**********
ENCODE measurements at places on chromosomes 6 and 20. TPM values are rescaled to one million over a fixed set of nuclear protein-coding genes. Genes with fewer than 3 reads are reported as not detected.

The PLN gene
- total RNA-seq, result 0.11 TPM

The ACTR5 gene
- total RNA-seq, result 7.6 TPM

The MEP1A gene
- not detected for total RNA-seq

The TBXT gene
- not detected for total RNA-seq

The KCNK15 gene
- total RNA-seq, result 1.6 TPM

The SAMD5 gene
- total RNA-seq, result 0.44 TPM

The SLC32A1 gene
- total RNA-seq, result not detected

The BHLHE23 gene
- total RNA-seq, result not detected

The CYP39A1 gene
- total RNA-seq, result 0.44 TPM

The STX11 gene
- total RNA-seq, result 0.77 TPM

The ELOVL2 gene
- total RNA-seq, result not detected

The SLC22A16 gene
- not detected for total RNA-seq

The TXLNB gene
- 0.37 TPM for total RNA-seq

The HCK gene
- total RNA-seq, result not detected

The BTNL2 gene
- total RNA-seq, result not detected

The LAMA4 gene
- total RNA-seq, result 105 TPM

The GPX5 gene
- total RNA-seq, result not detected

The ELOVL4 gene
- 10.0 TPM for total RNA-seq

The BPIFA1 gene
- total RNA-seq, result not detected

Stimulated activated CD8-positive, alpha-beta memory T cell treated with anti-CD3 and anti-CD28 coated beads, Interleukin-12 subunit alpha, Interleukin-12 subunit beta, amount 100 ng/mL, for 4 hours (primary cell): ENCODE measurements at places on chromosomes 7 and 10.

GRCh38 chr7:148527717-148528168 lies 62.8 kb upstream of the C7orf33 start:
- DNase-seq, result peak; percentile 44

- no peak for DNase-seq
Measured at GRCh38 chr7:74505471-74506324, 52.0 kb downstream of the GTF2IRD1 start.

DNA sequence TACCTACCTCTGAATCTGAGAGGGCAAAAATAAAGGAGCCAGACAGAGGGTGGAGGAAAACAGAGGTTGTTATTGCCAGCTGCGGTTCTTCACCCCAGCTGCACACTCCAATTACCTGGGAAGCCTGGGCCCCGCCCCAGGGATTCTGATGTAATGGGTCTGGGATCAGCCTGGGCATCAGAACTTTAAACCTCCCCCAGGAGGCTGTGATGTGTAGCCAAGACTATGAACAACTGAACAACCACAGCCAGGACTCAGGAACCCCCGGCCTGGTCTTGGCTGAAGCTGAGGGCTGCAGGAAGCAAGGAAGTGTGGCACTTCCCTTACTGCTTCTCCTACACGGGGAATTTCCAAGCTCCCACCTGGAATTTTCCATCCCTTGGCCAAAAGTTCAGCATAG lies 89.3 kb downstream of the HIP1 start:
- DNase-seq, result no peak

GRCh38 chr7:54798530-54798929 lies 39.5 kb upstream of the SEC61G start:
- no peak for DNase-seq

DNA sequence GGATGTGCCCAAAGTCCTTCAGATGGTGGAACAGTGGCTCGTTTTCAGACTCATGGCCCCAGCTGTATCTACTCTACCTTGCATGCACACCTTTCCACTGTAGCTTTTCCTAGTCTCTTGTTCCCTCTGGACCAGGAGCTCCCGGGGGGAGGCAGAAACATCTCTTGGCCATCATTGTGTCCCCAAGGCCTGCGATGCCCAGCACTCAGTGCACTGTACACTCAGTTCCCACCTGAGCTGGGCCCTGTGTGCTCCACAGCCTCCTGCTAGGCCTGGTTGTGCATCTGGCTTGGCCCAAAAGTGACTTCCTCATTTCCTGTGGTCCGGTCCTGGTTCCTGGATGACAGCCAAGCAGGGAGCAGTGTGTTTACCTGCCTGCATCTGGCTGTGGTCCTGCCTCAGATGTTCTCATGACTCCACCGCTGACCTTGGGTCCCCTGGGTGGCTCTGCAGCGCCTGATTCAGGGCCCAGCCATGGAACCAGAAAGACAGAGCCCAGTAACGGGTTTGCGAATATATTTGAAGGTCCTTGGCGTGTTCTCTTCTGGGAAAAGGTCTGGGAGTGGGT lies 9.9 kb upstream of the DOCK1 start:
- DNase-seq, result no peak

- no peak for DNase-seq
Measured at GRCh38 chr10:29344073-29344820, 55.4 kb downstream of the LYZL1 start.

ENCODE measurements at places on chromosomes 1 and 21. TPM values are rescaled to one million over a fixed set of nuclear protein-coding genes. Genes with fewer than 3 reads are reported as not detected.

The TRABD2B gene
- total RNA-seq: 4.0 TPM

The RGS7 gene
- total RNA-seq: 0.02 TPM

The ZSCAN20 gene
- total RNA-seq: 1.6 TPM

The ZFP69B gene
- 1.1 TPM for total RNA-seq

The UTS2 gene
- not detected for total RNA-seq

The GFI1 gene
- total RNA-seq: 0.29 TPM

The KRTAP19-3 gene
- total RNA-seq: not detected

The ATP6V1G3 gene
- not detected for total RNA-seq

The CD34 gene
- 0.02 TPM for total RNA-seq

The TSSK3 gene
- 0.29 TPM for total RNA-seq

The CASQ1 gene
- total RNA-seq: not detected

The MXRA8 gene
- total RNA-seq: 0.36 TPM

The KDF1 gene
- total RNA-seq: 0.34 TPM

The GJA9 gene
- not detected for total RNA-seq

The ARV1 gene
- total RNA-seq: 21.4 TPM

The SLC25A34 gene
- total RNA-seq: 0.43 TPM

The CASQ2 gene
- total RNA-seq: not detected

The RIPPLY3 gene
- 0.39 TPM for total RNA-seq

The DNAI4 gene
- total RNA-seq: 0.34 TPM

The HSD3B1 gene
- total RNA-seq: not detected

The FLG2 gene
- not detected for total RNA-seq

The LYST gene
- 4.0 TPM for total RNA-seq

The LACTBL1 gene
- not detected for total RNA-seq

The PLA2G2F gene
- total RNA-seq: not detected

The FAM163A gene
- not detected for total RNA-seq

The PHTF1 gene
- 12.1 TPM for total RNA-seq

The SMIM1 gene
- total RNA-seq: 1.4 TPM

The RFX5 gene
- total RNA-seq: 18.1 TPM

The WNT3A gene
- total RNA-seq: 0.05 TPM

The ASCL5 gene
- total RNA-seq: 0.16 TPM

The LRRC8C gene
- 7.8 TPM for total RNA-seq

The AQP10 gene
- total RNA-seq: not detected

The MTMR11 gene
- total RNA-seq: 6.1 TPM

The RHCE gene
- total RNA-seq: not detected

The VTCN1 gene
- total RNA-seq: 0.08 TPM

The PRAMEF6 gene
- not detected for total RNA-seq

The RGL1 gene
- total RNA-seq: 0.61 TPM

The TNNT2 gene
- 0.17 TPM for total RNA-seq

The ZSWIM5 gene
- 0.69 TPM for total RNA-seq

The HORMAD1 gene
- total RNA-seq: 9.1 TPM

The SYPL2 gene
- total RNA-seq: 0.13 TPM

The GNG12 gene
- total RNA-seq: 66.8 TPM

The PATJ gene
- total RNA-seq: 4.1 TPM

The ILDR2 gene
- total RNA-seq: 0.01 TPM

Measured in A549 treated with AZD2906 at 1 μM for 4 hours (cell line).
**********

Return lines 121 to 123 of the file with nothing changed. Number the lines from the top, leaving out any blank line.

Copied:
- total RNA-seq: not detected

The VTCN1 gene
- total RNA-seq: 0.08 TPM